Donald Trump’s ‘Civil War’ bombast is bad enough. Democrats shouldn’t help make it worse

Mocking someone for not being as tough as their rhetoric is not helpful if you want a public discourse that doesn’t reward aggression

<p>Donald Trump </p>

Donald Trump

Donald Trump treats politics like a WWE event—all boasts, bombast, and threats of violence. It’s tempting for his political opponents to respond in kind, matching bluster with bluster and chest-thumping with chest-thumping. Unfortunately, the nonsense testosterone posturing is part of a toxic masculine spectacle of violence and hate that ultimately benefits Trump himself. You can’t beat Trump at being Trump. If everybody tries, everybody loses.

Rep Eric Swalwell, Democrat of California, was the latest to fall into the ugly mire of anti-Trump Trumping. This weekend, Trump irresponsibly shared a call for “Civil War” on the social media network Truth Social. Swalwell, who often (and rightfully) denounces Republicans on Twitter, was quick to respond. “Donald Trump is calling for Civil War. Of course, like Vietnam and the walk to the Insurrection, he won’t be man enough to fight it,” he declared.

Trump has been credibly accused of making up health problems to avoid the Vietnam draft. Swalwell is trying to highlight the contrast between Trump’s militant rhetoric and the former president’s determination to avoid military service.

But would Trump’s call for Civil War be somehow acceptable, reasonable, or admirable if he had fought in Vietnam or in some other war? If Trump had marched on the Capitol with the insurrectionists himself, that wouldn’t validate the insurrection.

Republicans in general, and Trump in particular, revel in hollow displays of toughness and crass masculinity. Trump loves to present himself as a mean-spirited patriarch, violently suppressing lesser, weaker opponents.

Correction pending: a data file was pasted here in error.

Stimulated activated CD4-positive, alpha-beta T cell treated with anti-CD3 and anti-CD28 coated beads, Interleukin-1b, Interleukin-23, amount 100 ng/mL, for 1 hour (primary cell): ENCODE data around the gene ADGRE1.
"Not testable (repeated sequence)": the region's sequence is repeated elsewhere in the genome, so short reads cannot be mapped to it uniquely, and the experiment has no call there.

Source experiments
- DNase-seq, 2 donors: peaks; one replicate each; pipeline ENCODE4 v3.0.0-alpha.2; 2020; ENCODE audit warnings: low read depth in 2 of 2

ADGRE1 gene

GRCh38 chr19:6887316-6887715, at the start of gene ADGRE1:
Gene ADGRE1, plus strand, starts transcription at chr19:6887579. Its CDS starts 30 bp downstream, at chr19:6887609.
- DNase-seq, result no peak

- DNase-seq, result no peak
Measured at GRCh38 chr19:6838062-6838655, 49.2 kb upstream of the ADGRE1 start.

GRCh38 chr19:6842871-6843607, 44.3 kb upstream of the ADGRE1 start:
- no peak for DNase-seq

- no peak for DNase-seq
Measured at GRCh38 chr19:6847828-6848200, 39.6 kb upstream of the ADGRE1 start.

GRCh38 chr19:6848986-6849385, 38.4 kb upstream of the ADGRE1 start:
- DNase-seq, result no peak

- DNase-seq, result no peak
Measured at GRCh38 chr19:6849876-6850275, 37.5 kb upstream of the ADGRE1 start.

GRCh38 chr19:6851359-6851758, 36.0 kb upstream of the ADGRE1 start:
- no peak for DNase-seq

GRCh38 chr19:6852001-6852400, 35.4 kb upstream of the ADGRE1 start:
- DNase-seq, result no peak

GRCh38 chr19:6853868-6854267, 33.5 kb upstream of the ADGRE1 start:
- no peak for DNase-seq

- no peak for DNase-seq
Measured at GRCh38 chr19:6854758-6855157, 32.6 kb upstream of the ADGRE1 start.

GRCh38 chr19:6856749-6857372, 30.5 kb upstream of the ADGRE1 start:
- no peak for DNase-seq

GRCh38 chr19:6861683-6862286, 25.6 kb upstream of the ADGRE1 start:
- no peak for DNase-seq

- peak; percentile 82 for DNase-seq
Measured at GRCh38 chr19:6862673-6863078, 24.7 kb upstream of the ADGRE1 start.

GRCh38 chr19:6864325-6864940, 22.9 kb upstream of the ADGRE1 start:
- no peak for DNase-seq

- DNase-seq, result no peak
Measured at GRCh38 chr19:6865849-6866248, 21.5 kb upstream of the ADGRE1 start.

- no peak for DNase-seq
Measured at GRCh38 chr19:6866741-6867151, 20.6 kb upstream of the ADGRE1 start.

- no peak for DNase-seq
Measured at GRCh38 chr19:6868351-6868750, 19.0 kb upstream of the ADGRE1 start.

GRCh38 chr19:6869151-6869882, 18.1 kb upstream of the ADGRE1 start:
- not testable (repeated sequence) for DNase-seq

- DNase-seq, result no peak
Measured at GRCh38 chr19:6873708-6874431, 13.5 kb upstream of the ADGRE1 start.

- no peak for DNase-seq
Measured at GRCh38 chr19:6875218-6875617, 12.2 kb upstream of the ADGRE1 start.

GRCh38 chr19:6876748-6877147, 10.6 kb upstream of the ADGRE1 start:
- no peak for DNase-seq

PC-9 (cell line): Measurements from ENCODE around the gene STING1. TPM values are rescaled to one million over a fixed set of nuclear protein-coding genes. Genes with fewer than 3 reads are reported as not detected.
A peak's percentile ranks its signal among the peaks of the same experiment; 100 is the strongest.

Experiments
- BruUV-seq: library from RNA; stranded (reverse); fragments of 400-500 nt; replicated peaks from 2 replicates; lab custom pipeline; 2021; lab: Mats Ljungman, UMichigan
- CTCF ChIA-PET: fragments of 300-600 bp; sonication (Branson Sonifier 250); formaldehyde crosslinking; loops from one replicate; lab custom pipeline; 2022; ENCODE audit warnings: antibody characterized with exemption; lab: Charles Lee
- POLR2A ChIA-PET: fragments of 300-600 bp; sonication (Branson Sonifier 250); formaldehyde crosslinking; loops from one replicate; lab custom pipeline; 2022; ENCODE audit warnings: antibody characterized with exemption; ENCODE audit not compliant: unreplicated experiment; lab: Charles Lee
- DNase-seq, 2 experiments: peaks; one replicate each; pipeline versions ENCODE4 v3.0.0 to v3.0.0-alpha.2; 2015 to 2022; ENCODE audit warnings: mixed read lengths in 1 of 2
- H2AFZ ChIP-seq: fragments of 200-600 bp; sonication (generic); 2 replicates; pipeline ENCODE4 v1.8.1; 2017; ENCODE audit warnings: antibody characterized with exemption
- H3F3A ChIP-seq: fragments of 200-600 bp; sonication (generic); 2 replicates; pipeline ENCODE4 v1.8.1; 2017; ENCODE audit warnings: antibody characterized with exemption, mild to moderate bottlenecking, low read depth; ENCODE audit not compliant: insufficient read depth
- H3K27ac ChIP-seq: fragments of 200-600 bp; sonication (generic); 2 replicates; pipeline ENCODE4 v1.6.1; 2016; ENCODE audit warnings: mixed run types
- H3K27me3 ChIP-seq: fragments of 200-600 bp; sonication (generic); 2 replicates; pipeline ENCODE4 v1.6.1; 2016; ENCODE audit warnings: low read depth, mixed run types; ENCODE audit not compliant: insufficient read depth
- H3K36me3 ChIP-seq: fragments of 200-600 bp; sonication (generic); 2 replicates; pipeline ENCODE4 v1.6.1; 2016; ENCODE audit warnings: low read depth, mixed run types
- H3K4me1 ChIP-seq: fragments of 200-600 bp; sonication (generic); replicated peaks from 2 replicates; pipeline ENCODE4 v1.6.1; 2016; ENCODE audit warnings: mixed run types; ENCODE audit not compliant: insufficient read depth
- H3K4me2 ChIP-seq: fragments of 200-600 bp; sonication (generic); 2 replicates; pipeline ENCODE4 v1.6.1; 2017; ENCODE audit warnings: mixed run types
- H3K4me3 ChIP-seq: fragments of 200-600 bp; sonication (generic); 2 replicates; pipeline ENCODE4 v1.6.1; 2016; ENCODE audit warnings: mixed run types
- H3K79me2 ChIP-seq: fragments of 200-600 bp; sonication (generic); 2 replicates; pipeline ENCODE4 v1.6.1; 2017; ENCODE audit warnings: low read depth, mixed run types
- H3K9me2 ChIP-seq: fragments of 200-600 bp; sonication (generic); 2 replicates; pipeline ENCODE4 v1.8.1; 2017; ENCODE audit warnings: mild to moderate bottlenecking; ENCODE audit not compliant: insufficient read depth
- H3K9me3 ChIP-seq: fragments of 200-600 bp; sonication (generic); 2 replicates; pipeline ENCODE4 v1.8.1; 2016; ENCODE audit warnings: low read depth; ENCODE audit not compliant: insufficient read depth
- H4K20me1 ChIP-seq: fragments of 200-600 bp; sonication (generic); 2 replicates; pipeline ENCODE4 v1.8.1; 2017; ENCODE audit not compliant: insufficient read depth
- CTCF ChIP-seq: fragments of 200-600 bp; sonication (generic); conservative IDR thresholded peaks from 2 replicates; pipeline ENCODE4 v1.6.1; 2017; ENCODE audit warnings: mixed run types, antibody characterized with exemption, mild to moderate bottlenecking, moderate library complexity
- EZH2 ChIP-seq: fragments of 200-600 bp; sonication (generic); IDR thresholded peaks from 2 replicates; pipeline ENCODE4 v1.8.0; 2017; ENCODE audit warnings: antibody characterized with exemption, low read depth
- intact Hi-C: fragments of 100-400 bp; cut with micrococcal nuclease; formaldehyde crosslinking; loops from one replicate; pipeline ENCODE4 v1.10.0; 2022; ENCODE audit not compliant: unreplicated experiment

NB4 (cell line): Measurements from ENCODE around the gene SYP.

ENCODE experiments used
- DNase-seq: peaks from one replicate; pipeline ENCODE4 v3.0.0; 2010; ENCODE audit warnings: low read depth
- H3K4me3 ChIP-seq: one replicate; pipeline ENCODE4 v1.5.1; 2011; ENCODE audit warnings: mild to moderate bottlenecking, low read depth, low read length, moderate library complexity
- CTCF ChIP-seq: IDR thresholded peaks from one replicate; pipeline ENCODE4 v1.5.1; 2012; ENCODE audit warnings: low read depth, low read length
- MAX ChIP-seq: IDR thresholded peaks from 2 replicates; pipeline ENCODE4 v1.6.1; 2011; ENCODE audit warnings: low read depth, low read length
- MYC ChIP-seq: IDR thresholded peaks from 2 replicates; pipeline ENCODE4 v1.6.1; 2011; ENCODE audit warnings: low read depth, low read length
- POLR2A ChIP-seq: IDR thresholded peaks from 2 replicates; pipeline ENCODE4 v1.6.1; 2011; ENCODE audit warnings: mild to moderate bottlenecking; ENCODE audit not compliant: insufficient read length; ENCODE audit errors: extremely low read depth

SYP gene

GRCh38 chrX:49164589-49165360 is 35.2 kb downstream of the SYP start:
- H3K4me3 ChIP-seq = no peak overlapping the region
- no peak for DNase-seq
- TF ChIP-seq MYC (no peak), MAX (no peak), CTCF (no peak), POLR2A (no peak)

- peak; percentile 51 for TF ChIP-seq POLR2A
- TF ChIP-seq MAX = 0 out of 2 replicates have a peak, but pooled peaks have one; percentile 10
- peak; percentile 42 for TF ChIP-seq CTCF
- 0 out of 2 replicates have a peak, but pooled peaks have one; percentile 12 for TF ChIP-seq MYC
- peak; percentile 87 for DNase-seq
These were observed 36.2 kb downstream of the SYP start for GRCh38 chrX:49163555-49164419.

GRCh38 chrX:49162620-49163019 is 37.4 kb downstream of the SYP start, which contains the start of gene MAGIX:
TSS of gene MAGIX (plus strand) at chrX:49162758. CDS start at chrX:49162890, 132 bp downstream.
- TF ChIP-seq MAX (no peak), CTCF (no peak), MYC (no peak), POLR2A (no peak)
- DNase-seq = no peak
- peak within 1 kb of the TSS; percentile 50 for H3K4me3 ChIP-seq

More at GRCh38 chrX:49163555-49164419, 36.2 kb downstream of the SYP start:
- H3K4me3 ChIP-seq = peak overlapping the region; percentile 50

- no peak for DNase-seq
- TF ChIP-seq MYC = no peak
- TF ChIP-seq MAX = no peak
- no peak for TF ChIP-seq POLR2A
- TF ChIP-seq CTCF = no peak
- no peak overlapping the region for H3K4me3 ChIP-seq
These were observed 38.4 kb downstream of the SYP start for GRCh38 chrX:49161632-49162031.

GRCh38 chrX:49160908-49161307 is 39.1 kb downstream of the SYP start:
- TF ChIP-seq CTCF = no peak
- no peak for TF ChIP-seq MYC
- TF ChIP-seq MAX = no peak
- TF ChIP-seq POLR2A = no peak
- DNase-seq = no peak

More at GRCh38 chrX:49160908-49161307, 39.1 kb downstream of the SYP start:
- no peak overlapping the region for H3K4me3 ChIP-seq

In a rally in 2016 he complained that people like himself were no longer allowed to punch protesters in the face and suggested that those disrupting his speech should be “carried off in a stretcher”. In 2017, as president, he boasted about dropping the Mother of All Bombs on Afghanistan. He reportedly wanted missile strikes against drug cartels in Mexico. During the George Floyd protests in 2020, Trump suggested that police should shoot protesters in the leg en masse to subdue them.

Threats of hyperbolic and irresponsible violence are central to Trump’s political persona, and to his appeal. Whether Trump would actually pick up a gun and go off to war is irrelevant to his followers; it’s like telling a Marvel fan that Kevin Feige doesn’t really have super powers. The audience isn’t asking for that kind of authenticy. They want someone who can give them a fantasy of violence. Trump delivers.

The MCU is clearly labeled as fantasy, of course. Trump’s vindictive dreams are headier, in that they are meant to affect and be instrumentalized through politics. Trump is the great man, the Chosen One, who will direct the forces of purity and hate and exterminate the protestors and vermin who resist.

Swalwell is trying to undercut this by pointing out that Trump—draft-dodging real estate heir—isn’t actually the manly man he claims to be. And it’s true that Trump’s image as a mighty warrior and Trump’s reality as a whiny toddler are wildly out of sync.

But Trump’s fans, who mostly aren’t courageous warriors either, like the fact that Trump gives them leave to pretend to great virtue while sitting behind their keyboards and shaking their fists at clouds. Moreover, once you’ve agreed that our leaders should be violent manly men who smite their enemies, you’ve mostly lost the argument.

If the ideal leader is a violent man, the party of violent masculinity—and the party which tends to be dominatedby men in leadership roles—is going to come out ahead. Swalwell’s tweet suggests you need to be “man enough” to be a good leader. But where does that leave women, nonbinary, and gender nonconforming people, all of whom should be welcomes as leaders by the Democratic party? Mocking someone for not being as tough as their rhetoric is not helpful if you want a public discourse that doesn’t reward aggression, hollow or otherwise.

Yes, Trump is not, personally, going to take up arms. But that’s not the main problem with his call for “Civil War”. The main problem is that he has followers who may, like the case of the Buffalo shooter, decide to kill those they perceive as political enemies. When Trump frames opponents as traitors worthy of brutality and extermination, he’s encouraging political divison and political violence. He does that in part by equating leadership and manly brutality. Democrats like Swalwell shouldn’t help him do that.

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